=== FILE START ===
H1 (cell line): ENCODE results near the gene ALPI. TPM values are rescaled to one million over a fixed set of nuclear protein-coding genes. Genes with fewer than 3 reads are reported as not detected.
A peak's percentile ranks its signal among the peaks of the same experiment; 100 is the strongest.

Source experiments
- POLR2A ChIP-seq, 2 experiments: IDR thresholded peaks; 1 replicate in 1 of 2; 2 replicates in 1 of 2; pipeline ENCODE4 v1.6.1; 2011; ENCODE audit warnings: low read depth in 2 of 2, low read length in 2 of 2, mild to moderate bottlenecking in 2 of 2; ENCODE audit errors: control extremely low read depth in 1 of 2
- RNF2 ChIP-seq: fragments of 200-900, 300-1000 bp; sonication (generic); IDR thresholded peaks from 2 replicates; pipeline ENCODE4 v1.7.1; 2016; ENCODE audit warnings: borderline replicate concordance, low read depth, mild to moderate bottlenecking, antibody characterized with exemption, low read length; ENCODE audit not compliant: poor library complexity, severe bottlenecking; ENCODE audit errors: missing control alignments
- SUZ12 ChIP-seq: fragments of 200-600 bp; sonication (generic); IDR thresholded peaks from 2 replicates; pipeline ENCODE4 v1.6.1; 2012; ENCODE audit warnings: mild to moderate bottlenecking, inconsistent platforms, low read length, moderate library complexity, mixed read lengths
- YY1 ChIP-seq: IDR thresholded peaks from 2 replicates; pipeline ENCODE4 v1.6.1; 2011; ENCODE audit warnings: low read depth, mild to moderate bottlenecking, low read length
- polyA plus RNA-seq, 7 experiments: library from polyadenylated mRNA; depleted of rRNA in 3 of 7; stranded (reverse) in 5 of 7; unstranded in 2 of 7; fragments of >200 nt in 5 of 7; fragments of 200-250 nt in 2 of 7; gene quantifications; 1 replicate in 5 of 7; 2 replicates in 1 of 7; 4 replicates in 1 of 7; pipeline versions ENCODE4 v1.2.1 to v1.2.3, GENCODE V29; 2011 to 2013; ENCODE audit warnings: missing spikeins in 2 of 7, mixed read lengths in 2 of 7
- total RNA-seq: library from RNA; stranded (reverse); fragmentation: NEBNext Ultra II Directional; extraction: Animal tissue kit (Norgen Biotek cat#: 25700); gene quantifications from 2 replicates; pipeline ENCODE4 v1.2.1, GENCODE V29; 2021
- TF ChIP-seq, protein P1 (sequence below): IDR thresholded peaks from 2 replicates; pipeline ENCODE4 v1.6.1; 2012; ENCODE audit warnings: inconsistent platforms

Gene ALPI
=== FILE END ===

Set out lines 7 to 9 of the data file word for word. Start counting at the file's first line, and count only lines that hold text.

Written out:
- YY1 ChIP-seq: IDR thresholded peaks from 2 replicates; pipeline ENCODE4 v1.6.1; 2011; ENCODE audit warnings: low read depth, mild to moderate bottlenecking, low read length
- polyA plus RNA-seq, 7 experiments: library from polyadenylated mRNA; depleted of rRNA in 3 of 7; stranded (reverse) in 5 of 7; unstranded in 2 of 7; fragments of >200 nt in 5 of 7; fragments of 200-250 nt in 2 of 7; gene quantifications; 1 replicate in 5 of 7; 2 replicates in 1 of 7; 4 replicates in 1 of 7; pipeline versions ENCODE4 v1.2.1 to v1.2.3, GENCODE V29; 2011 to 2013; ENCODE audit warnings: missing spikeins in 2 of 7, mixed read lengths in 2 of 7
- total RNA-seq: library from RNA; stranded (reverse); fragmentation: NEBNext Ultra II Directional; extraction: Animal tissue kit (Norgen Biotek cat#: 25700); gene quantifications from 2 replicates; pipeline ENCODE4 v1.2.1, GENCODE V29; 2021